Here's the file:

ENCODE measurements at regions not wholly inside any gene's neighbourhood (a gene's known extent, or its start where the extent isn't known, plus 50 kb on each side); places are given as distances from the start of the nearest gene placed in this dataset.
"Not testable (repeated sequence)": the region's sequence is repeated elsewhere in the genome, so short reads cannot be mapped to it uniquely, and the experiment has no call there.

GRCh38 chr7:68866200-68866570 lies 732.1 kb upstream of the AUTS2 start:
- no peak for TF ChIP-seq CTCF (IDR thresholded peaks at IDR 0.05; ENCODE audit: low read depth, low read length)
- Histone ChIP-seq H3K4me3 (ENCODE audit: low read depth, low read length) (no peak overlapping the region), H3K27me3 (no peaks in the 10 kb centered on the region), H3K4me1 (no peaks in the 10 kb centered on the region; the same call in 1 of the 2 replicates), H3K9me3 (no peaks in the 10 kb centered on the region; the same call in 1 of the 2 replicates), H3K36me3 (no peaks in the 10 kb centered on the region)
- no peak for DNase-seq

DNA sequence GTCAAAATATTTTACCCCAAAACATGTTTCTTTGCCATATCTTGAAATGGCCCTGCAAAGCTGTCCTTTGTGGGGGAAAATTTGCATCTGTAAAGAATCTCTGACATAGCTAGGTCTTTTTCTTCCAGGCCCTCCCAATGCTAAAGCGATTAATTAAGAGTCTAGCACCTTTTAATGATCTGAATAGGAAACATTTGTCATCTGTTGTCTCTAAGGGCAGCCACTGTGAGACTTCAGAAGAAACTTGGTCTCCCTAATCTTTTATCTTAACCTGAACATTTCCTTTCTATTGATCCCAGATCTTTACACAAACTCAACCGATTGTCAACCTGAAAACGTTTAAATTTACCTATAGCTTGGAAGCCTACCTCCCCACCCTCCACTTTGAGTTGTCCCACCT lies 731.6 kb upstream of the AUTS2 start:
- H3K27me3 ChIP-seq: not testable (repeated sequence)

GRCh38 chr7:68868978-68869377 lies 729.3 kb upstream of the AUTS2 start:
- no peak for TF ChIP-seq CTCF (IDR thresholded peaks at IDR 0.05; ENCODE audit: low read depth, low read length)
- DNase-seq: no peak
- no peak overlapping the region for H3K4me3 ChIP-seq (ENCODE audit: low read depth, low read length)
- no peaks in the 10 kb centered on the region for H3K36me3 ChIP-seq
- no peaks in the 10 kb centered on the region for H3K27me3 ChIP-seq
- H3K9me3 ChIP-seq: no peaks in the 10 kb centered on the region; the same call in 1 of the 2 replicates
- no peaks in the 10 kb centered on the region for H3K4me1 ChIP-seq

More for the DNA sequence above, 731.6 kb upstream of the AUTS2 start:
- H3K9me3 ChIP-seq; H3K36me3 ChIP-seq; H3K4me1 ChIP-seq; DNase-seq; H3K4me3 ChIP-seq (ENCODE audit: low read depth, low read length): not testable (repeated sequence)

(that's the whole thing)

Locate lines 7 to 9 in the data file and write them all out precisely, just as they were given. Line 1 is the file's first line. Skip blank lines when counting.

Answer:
DNA sequence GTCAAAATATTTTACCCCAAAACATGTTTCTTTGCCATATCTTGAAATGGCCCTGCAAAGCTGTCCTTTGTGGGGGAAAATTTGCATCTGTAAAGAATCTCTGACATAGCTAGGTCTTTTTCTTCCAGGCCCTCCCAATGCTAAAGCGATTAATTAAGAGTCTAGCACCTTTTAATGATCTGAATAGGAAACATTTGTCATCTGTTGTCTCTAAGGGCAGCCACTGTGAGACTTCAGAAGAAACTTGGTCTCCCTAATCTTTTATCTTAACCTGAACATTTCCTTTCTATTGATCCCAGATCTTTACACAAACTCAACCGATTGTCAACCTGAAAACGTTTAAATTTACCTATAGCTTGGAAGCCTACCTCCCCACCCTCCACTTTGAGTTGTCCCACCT lies 731.6 kb upstream of the AUTS2 start:
- H3K27me3 ChIP-seq: not testable (repeated sequence)

GRCh38 chr7:68868978-68869377 lies 729.3 kb upstream of the AUTS2 start: